All of this reminded me very much of a phrase used by Tom Slater (which he attributed to Rob Penfold), that of ‘decision-based evidence making’ (Boden & Epstein have also called it policy-based evidence making).

A decision has been taken to ‘massively expand’ the TFP and it has been announced in a very high profile way. However, at present, there is no evidence in the public domain that allows the public the opportunity to scrutinize this policy, which isn’t very transparent or accountable. One could conclude, if one were slightly cynical about the TFP, that civil servants were currently trying to produce evidence that supported the policy that had already been decided and announced.

But then, we know that statistics and criteria isn’t the strong point of the TFP and, as Eric Pickles himself has said in relation to this programme, ‘I’m in a hurry.’  Why let facts get in the way of a good story?


Slater T (2008) “A literal necessity to be replaced”: A rejoinder to the gentrification debate. International Journal of Urban and Regional Research 32(1) 212-223

I am planning to ask for an internal review of the decision, and will post again when I hear the outcome of this review.

What does ‘turning around’ a ‘troubled family’ really mean?


Last week DCLG announced that ‘The Troubled Families scheme has turned around the lives of 14,000 of England’s toughest to tackle households in just 15 months’. Eric Pickles suggested that this number was ‘phenomenal’ and ‘a huge achievement to have turned so many around in such a short space of time.’ So, great news all round then.

But does it all sound a bit too good to be true? Most press coverage that I have seen repeats the phrase ‘turning around’ without examining or explaining exactly what it means, so that is what this post is about.

The 14,000 number comes from figures released last week which show that, across England, local authorities have claimed the performance-by-results payment from DCLG for certain outcomes achieved by this number of families. In total, nearly 50,000 ‘troubled families’ have been worked with, but only 14,000 have so far achieved the outcomes required for the ‘incentive’ payment.

Let us, at this point, remember that the initial figure for how many ‘troubled families’ there were in England was based on the number who, in the Family & Children Survey 2005, reported having 5 out of 7 of the following ‘disadvantages’:

a) no parent in work,

b) poor quality housing,

c) no parent with qualifications,

d) mother with mental health problems,

e) one parent with longstanding disability/illness,

f) family has low income,

g) Family cannot afford some food/clothing items

The table below (taken from p9 of the TFP Financial Framework) shows what outcomes are required for local authorities to claim for the result based payment. You will note that none of the criteria in the table relate to housing, qualifications, maternal mental health, disability/illness, income (being in work doesn’t always guarantee you a higher income – think zero hours contracts) or deprivation. (See Ruth Levitas’ paper ‘There may be trouble ahead’ for a full discussion on what this ‘discursive shift’ means). Clicking on the table should open it in a larger format.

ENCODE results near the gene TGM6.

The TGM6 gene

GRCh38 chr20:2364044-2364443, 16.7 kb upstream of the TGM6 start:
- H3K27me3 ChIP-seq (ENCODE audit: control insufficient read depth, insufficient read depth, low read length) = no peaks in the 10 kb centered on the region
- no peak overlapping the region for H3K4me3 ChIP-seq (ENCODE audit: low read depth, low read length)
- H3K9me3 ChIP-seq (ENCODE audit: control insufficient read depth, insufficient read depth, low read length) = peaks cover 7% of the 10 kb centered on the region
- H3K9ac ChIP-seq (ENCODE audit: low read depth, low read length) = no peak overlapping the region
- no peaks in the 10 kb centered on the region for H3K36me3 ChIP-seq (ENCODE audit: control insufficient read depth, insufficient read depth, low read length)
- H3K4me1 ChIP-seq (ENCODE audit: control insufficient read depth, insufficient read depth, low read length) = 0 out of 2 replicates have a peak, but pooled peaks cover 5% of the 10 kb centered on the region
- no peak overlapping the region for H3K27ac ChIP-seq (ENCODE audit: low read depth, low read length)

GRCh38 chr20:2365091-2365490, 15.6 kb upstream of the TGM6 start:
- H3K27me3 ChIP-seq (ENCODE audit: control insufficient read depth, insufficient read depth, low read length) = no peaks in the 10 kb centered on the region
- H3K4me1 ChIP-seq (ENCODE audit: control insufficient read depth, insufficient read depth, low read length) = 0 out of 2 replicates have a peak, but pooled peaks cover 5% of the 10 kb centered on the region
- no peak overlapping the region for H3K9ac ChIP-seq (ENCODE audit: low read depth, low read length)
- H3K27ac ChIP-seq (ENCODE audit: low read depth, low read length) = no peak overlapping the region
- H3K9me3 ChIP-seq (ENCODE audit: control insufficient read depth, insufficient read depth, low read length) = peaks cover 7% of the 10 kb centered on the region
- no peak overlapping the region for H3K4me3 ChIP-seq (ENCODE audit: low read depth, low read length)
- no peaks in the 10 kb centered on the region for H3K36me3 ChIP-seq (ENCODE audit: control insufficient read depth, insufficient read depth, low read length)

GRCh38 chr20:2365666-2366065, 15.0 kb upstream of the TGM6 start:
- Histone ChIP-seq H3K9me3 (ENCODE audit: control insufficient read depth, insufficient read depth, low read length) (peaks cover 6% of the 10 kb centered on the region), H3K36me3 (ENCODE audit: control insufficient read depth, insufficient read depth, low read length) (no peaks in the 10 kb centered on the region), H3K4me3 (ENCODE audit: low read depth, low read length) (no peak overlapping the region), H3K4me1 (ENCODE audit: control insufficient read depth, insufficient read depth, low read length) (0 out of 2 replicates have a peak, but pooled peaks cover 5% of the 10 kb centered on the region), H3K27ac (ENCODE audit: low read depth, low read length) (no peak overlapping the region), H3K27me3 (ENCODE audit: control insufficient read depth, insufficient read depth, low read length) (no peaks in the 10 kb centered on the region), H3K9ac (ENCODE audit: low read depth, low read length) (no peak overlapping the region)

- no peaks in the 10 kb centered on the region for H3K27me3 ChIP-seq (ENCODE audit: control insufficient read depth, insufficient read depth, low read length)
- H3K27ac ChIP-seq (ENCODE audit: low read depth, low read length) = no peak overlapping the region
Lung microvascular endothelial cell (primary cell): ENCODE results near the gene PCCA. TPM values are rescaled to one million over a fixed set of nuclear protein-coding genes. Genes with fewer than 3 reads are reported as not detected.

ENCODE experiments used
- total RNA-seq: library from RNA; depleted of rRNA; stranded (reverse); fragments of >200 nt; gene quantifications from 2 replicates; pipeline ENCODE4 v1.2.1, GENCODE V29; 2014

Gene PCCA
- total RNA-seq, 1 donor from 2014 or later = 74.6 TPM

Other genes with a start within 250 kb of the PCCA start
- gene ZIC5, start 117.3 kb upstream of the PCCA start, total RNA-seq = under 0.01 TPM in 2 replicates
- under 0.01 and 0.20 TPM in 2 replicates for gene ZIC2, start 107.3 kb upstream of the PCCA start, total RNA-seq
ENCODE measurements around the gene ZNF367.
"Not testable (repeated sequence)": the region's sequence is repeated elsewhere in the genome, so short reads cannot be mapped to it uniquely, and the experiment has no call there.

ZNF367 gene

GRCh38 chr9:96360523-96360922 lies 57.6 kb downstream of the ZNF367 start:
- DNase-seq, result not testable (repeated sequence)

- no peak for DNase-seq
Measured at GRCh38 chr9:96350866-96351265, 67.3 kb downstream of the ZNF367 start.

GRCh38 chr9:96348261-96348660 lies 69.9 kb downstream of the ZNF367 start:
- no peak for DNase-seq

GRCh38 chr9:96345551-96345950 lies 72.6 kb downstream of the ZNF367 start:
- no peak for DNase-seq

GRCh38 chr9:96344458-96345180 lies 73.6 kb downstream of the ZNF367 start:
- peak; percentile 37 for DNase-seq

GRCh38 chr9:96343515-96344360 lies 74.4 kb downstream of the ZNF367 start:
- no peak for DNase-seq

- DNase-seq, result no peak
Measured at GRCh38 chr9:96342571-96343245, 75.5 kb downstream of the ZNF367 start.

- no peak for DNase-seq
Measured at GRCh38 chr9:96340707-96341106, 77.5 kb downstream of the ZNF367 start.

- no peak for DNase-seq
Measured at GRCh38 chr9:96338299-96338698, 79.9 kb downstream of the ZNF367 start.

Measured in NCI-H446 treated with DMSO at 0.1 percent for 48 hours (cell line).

TFP financial framework

What is interesting is that local authorities can – and many have – claim to have ‘turned round’ the life of a ‘troubled family’ if certain aspects of their behaviour changes, even though they may not have found work. In other words, their material circumstances may not have improved and may even have got worse. So, if the TFP is about stopping families behaving badly, that might still seem like a positive result, but if the payment is based on their kids starting to attend school a bit more for a 6 month period or things ‘quieten down’ for a bit, it doesn’t, I would argue, amount to their life being ‘turned around’. Positive, welcome steps, yes. Complete turnaround, no.

But it is also possible for a local authority to claim money (£800) if at least one adult in the family moves into continuous employment, without any other behaviour change. So, these families can continue behaving exactly as they have done (it may or may not have been troublesome behaviour) and the government will claim their lives have been turned around, as long as they have ‘moved into continuous employment’ for 6 months. Continuous employment is variously defined as 26 weeks out of 30 (is this continuous – or a possible example of ‘churning’ in and out of employment – a low-pay, no-pay cycle?) or 13 consecutive weeks (3 month temporary contract anyone?) depending on which benefits were originally being claimed.

There is a third way of claiming £100, linked to the crime/ASB/education outcomes if an adult in the family ‘progresses towards work’.